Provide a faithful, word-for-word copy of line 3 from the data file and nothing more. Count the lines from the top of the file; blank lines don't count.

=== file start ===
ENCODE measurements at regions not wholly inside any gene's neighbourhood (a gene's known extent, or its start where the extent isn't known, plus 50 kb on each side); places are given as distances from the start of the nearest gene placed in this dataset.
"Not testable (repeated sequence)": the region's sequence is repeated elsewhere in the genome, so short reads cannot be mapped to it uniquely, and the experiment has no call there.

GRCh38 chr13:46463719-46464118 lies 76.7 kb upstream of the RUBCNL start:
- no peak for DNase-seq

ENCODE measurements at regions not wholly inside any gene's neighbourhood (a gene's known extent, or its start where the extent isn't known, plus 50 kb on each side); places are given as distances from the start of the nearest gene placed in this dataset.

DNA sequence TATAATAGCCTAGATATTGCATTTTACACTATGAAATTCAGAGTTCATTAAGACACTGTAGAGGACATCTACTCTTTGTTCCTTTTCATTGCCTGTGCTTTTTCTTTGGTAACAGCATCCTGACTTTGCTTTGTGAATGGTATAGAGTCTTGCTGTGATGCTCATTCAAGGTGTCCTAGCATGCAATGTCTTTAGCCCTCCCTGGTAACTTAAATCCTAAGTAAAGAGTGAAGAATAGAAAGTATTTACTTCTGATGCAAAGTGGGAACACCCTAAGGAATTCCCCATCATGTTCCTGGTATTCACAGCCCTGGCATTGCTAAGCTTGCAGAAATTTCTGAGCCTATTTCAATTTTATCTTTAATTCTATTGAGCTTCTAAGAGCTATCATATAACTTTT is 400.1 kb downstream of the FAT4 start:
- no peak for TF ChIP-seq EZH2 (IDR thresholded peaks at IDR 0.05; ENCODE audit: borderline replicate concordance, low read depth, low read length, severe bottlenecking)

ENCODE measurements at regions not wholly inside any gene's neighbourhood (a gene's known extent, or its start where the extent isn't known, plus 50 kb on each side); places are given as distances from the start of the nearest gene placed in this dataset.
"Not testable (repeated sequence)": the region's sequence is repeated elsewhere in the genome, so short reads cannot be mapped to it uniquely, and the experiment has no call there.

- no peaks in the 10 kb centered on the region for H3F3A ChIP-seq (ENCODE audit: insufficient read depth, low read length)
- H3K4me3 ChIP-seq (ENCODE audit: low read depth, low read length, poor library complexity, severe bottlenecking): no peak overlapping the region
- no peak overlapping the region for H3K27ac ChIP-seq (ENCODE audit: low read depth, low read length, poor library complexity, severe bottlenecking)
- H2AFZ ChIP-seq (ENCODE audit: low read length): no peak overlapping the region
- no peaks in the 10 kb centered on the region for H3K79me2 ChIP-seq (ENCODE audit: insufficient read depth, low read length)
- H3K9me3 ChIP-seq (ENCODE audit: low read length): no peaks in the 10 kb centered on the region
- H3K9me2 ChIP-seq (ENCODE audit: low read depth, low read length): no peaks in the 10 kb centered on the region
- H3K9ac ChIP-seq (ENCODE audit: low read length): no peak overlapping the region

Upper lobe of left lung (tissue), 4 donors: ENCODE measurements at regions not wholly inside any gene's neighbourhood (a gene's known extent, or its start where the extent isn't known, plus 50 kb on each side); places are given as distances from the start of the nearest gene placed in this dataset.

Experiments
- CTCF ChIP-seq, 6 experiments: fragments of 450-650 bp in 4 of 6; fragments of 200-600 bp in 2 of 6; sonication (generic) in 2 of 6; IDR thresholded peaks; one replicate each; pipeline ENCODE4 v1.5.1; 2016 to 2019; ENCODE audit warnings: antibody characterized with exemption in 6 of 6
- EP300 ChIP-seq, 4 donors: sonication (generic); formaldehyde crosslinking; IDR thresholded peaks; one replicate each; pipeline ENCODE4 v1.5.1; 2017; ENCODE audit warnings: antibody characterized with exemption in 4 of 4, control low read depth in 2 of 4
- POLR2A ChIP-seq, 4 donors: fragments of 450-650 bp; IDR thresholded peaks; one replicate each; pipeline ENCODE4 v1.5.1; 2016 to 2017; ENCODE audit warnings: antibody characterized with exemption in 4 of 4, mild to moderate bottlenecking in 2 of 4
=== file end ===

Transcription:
GRCh38 chr13:46463719-46464118 lies 76.7 kb upstream of the RUBCNL start: